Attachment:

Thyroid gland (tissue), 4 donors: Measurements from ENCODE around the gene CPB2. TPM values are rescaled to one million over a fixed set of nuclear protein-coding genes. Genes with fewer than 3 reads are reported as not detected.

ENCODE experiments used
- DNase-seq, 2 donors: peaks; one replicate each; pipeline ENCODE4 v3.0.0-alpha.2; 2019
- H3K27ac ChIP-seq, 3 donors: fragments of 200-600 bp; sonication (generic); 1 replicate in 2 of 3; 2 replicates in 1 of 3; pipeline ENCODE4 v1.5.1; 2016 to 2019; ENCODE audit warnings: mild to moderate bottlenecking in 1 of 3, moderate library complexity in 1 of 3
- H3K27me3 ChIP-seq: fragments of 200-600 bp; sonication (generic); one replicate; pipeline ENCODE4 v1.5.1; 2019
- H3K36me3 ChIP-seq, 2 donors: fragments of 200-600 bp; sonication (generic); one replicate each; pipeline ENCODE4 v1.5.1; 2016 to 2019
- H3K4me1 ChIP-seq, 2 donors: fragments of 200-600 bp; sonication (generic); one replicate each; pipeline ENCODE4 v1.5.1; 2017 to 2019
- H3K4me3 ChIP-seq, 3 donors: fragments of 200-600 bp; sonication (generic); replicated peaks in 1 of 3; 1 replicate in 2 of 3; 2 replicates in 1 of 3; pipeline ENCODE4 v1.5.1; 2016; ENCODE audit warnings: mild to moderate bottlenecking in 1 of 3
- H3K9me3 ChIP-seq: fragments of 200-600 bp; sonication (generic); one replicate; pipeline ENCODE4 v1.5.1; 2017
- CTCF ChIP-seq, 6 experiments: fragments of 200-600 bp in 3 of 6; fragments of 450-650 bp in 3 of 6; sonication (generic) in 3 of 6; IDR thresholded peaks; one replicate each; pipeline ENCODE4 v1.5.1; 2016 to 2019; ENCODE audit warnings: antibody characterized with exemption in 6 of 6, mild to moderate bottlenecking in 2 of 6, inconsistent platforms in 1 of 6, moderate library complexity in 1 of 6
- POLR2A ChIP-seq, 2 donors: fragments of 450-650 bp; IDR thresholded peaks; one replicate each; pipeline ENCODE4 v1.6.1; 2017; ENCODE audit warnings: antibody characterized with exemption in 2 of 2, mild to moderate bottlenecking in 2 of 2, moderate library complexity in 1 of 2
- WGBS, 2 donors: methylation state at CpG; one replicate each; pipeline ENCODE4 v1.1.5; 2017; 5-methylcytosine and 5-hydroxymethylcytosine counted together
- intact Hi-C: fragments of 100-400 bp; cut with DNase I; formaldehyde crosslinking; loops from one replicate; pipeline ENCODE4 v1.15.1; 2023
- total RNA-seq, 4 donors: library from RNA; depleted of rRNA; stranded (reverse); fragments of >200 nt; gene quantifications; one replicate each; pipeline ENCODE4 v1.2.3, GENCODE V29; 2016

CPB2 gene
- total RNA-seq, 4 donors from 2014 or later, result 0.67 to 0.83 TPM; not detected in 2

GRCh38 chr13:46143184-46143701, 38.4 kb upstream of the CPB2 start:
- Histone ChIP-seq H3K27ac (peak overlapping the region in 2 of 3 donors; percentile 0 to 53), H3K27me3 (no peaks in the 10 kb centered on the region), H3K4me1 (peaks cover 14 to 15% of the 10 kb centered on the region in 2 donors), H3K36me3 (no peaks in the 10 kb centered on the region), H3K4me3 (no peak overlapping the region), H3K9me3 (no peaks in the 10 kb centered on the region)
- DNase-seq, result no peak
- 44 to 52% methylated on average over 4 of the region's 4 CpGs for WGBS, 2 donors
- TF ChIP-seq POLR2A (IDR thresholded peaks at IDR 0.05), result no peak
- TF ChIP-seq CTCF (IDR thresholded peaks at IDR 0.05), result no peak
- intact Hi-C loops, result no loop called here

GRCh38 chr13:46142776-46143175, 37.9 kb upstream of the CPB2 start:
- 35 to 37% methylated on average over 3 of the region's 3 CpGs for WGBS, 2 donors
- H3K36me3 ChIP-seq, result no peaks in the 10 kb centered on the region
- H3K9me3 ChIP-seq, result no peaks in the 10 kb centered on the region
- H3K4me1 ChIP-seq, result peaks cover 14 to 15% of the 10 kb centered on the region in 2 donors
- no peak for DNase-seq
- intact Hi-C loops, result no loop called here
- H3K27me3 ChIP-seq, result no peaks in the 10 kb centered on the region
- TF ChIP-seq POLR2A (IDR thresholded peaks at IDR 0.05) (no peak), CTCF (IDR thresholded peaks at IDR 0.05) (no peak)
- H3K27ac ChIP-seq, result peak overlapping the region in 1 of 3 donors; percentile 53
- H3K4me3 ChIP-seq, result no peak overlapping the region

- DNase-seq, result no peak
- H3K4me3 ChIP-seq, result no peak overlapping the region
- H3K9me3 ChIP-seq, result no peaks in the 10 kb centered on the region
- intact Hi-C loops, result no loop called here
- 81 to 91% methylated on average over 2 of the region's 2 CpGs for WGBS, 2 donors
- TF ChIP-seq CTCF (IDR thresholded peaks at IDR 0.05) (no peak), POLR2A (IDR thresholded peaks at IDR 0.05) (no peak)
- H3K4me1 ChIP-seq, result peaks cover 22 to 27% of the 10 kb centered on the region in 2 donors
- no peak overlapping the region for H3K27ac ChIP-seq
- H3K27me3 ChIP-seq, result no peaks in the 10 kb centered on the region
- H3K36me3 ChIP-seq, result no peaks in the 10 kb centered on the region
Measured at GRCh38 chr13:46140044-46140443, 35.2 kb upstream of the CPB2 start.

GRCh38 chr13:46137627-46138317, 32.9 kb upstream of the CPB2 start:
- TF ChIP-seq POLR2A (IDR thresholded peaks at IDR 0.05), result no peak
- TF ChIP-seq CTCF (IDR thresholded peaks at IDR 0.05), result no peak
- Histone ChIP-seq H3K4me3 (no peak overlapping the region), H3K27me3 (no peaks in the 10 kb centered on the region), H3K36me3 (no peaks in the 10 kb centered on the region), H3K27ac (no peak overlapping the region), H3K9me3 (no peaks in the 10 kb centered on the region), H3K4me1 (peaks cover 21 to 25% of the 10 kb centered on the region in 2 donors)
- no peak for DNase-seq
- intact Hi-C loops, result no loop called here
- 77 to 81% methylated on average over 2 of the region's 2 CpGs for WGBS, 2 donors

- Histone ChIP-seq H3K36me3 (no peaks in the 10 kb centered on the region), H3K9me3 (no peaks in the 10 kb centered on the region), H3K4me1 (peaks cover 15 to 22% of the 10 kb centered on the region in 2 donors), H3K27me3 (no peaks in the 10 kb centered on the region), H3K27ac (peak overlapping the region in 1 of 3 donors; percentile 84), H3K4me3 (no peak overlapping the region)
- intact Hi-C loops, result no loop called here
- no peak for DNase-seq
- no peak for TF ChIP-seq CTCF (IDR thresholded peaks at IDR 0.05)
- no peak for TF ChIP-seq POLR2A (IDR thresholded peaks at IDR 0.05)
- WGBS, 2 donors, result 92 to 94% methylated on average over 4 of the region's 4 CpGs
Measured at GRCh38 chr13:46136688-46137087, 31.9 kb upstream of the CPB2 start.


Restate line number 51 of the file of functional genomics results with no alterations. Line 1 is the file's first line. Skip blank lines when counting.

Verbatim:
- intact Hi-C loops, result no loop called here